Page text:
Flexible and Stretchable Bio-Integrated Electronics Based on Carbon Nanotube and Graphene
AbstractScientific and engineering progress associated with increased interest in healthcare monitoring, therapy, and human-machine interfaces has rapidly accelerated the development of bio-integrated multifunctional devices. Recently, compensation for the cons of existing materials on electronics for health care systems has been provided by carbon-based nanomaterials. Due to their excellent mechanical and electrical properties, these materials provide benefits such as improved flexibility and stretchability for conformal integration with the soft, curvilinear surfaces of human tissues or organs, while maintaining their own unique functions. This review summarizes the most recent advanced biomedical devices and technologies based on two most popular carbon based materials, carbon nanotubes (CNTs) and graphene. In the beginning, we discuss the biocompatibility of CNTs and graphene by examining their cytotoxicity and/or detrimental effects on the human body for application to bioelectronics. Then, we scrutinize the various types of flexible and/or stretchable substrates that are integrated with CNTs and graphene for the construction of high-quality active electrode arrays and sensors. The convergence of these carbon-based materials and bioelectronics ensures scalability and cooperativity in various fields. Finally, future works with challenges are presented in bio-integrated electronic applications with these carbon-based materials. View Full-Text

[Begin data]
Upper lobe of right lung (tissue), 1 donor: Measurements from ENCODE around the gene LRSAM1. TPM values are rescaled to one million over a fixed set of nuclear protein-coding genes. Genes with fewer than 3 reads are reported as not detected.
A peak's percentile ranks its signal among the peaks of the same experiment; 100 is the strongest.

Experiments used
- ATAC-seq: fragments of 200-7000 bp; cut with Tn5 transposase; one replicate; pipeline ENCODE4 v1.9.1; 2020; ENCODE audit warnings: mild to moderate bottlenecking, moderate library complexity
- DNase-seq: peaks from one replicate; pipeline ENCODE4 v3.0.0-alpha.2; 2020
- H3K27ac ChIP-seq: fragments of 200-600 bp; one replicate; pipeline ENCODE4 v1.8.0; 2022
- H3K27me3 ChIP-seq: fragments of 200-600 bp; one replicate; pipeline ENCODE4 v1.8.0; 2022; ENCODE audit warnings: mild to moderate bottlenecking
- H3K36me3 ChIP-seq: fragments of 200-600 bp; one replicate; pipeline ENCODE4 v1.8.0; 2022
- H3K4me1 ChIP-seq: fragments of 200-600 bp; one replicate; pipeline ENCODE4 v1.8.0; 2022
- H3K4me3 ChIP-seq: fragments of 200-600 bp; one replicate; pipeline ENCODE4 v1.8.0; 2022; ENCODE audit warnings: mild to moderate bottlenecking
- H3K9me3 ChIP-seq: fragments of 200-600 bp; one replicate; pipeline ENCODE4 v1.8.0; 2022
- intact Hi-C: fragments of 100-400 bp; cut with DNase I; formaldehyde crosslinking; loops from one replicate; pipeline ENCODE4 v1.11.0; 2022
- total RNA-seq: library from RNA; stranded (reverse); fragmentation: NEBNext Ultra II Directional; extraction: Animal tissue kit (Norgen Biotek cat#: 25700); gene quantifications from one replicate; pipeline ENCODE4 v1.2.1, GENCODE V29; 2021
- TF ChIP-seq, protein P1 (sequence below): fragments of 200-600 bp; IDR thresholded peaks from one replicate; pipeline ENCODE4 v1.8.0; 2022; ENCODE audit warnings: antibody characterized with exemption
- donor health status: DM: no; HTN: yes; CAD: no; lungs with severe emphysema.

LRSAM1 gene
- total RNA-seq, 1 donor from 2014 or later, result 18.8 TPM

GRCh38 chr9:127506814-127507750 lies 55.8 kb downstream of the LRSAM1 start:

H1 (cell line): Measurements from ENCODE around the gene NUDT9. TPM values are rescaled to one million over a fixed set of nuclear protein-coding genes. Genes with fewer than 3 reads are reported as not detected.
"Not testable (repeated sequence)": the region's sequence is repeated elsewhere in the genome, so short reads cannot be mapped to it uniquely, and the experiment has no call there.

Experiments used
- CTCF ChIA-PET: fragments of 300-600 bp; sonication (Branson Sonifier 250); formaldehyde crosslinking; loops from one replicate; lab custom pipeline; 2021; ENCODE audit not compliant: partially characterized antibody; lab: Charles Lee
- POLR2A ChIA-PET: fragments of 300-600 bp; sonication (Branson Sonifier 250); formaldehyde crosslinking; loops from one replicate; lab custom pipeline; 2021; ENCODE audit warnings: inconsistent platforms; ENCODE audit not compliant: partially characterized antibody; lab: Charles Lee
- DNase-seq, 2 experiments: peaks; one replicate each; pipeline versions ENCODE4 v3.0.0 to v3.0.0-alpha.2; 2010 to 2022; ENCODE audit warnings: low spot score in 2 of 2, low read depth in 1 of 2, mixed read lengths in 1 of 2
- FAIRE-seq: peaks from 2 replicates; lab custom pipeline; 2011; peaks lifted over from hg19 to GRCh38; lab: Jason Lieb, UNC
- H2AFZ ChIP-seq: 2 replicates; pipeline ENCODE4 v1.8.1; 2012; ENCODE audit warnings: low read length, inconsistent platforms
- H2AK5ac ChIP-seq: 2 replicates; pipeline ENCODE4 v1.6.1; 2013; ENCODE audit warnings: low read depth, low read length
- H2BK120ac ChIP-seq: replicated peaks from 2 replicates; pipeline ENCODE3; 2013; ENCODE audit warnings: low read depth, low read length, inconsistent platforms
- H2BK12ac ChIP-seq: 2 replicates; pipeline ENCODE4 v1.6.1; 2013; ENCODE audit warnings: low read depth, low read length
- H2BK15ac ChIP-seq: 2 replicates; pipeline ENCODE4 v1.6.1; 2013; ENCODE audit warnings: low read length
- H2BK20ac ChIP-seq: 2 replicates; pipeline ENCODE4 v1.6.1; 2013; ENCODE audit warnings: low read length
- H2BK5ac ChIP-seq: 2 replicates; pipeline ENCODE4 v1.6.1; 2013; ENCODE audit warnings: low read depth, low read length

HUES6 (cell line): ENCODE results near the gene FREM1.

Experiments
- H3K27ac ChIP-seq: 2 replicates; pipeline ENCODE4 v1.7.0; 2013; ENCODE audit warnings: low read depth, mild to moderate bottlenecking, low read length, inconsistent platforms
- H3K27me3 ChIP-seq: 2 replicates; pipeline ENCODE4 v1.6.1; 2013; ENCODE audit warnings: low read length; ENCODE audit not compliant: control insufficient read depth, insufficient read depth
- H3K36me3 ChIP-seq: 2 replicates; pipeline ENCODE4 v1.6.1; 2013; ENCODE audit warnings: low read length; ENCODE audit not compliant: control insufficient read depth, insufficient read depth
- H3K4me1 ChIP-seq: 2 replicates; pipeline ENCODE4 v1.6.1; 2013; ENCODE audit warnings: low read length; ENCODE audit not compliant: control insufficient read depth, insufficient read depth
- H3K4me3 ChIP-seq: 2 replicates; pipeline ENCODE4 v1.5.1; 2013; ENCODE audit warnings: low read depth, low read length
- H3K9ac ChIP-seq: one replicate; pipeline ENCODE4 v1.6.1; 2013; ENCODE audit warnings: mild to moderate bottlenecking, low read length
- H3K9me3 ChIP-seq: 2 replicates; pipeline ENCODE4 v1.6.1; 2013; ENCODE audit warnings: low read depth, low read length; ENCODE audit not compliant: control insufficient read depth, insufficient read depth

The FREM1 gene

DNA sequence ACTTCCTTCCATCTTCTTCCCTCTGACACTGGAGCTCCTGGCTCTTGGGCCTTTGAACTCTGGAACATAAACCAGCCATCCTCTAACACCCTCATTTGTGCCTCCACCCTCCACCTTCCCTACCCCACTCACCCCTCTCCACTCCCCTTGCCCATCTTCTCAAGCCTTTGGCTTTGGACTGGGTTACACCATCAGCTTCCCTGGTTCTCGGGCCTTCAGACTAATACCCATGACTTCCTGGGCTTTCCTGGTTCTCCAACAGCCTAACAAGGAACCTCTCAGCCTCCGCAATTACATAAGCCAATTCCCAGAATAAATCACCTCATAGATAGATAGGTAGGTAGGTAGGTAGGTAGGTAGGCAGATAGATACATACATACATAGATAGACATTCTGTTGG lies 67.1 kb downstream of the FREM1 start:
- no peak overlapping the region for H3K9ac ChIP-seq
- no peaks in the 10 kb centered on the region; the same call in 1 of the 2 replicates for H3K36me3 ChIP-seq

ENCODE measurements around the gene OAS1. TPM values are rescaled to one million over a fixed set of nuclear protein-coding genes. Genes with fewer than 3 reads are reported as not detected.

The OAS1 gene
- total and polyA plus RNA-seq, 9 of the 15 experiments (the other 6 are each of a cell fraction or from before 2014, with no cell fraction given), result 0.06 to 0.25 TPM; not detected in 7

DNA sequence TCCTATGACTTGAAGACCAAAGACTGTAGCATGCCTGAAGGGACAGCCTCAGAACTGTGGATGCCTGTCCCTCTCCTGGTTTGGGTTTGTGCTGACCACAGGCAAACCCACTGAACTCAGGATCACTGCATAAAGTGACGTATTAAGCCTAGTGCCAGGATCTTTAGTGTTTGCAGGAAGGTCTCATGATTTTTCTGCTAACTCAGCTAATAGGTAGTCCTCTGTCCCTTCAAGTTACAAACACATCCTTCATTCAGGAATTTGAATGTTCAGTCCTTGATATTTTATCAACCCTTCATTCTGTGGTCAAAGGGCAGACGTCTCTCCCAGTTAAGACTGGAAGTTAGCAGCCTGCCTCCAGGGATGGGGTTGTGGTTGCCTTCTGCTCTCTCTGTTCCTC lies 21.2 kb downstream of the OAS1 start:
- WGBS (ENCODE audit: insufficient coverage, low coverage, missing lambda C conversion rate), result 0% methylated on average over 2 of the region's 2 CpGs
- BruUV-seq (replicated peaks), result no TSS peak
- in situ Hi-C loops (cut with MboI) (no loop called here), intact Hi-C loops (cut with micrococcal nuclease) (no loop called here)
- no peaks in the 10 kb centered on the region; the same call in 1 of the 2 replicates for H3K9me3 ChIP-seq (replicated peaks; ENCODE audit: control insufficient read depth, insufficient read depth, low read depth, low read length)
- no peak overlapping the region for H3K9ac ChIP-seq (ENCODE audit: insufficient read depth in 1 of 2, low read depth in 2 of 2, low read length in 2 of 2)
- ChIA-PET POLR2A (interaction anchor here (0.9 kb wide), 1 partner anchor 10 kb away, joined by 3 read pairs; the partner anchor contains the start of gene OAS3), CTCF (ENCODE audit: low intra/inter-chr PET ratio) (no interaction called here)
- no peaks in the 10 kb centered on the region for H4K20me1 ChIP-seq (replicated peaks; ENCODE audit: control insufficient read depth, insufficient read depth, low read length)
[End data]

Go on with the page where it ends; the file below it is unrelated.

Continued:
Share & Cite This Article
Kim, T.; Cho, M.; Yu, K.J. Flexible and Stretchable Bio-Integrated Electronics Based on Carbon Nanotube and Graphene. Materials 2018, 11, 1163.
Kim T, Cho M, Yu KJ. Flexible and Stretchable Bio-Integrated Electronics Based on Carbon Nanotube and Graphene. Materials. 2018; 11(7):1163.Chicago/Turabian Style
Kim, Taemin; Cho, Myeongki; Yu, Ki J. 2018. "Flexible and Stretchable Bio-Integrated Electronics Based on Carbon Nanotube and Graphene." Materials 11, no. 7: 1163.
Note that from the first issue of 2016, MDPI journals use article numbers instead of page numbers. See further details here.